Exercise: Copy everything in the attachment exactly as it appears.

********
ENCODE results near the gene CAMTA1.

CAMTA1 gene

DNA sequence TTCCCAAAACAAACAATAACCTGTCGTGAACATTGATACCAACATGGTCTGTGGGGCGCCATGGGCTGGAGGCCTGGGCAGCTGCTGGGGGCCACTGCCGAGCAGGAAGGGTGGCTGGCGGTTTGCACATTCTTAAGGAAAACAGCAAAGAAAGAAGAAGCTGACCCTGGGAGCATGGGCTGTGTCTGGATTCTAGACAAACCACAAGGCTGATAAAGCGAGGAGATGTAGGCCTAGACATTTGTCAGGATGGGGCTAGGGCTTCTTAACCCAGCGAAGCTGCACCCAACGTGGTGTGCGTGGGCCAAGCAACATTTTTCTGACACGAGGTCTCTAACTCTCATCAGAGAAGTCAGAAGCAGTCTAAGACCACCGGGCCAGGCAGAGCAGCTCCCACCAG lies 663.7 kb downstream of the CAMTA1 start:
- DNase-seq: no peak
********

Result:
ENCODE results near the gene CAMTA1.

CAMTA1 gene

DNA sequence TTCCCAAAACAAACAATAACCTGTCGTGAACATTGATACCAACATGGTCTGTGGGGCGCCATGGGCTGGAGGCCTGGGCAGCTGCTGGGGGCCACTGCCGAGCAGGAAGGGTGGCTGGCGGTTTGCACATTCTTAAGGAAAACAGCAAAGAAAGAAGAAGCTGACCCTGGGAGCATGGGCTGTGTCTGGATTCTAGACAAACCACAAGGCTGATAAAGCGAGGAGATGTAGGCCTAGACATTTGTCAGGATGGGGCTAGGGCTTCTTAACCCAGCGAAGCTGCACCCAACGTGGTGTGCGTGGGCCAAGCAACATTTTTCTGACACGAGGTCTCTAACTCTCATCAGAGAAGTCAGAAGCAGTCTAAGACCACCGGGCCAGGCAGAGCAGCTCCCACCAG lies 663.7 kb downstream of the CAMTA1 start:
- DNase-seq: no peak